‘The Great British Baking Show’
By Nathan Englander
Lately, in a bit of blatant off-label use, I’ve been self-administering doses of “The Great British Baking Show,” Season 3. I watch it as a kind of holistic cure for the overwhelming stress of American life in 2017. That and Bulleit Bourbon are about the only two things that work.
I stumbled upon “Great British Baking” relief just as I was coming to terms with the fact that the source of my upset was reality TV itself. All that manufactured truth leaking out into real life, and the fictional personalities following behind and wreaking havoc along with it.
There I was, praying that Dennis Rodman, of “Celebrity Rehab,” might ease nuclear tensions via his connection to the Oval Office (see: “Celebrity Apprentice 2”) when it all became clear. The path to easing my own tensions was more reality TV.
It’s the same as having a bloody mary for breakfast to chase a hangover away. To back it up with real science: Polio was eradicated with a polio vaccine. And what is that vaccine made of? Just a tiny bit of polio, of course.
For the uninitiated, “The Great British Baking Show” unfolds in a kind of postcolonial Garden of Eden, in a tent set atop a thick carpet of lawn. Inside it, every contestant gets his or her own identical oven and mixer, and a stretch of counter on which to knead. An unseen clock is set, a task dispensed and then those hopefuls get to work at the cry of “Bake!”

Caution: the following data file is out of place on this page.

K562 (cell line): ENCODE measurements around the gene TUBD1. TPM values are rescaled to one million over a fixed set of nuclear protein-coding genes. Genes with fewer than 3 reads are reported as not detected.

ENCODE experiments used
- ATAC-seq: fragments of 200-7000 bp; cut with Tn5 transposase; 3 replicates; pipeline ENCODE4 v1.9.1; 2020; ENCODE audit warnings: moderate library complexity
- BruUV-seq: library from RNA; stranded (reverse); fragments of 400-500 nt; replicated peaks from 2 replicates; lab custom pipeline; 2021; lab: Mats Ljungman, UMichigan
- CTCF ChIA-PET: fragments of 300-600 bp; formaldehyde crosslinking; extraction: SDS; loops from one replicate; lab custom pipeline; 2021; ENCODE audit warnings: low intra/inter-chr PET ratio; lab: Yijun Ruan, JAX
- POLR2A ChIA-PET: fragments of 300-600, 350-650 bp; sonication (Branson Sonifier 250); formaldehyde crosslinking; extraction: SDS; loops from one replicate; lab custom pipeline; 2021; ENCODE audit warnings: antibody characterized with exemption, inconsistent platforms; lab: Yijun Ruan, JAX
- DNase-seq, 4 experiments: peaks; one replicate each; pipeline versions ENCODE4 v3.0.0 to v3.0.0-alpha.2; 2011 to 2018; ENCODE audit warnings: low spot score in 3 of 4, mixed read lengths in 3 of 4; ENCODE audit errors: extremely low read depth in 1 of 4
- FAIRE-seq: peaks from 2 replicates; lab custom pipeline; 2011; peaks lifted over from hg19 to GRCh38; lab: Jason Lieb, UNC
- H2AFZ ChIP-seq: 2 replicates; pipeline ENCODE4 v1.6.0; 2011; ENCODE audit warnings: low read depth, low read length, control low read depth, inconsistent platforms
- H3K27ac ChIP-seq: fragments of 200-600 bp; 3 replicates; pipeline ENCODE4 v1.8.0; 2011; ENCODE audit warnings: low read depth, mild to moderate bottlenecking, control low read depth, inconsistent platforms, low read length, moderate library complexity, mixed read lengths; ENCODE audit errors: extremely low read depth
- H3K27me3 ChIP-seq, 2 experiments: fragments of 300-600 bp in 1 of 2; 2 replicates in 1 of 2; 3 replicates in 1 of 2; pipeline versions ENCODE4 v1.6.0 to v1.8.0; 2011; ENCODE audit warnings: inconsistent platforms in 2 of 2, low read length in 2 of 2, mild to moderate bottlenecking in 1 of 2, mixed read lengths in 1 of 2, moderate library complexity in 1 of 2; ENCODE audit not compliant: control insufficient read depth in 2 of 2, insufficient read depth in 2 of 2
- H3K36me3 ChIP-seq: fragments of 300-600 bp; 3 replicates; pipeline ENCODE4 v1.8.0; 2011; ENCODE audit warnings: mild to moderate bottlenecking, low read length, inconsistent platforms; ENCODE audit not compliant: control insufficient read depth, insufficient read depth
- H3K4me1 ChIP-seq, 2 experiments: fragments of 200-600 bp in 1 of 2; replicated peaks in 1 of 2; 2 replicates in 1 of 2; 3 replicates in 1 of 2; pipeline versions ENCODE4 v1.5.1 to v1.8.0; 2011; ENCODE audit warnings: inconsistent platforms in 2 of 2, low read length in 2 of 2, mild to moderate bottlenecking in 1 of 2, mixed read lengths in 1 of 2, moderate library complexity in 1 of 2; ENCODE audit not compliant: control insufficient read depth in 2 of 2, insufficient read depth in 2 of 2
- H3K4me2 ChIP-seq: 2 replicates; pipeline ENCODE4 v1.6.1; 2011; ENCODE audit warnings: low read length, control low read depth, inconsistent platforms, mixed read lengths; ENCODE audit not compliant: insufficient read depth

Despite its being a food show, it neither distracts us with hunger nor fills us with want, as most of the time the froufrou cakes assigned are so far from anything anyone would ever choose to eat — they’re too sweet, or too creamy, or ridiculously complex. We cheer at home as a prison governor delivers a museum-worthy lion’s head sculpted completely out of bread.
The pair of judges who hand down the verdicts are the onomatopoetic foodies Mary Berry and Paul Hollywood. Never have two people looked more like the sound of their names: he of the piercing eyes and flirtatious first bite, and she, the gentler and more senior, apt to declare something to be absolutely “scrummy.” They don’t ridicule, bait or pit contestants against one another. They don’t baldly exploit the personal.
In this dark age of walls rising up along with old hatreds, the show is magically unwilling to acknowledge anything beyond what comes out of the ovens. My all-time favorite contestant, Nadiya Hussain, whipped up wedding cakes, iced buns and a chocolate peacock while wearing a hijab. Not once did anyone bring up religion or race or note that she covers her hair.
While out from under that tent, in a world beyond the safety of screens, our reality-TV president (of “WrestleMania” IV, V and VII and “The All New Mickey Mouse Club”) threatens to strip health care from actual American children and annihilate countries filled with people who live and breathe, there is something to be said for an hour of fantasy in which success is based on merit, kindness reigns and the ultimate price paid is ejection from the warmth of that KitchenAid Eden and a walk across a verdant lawn.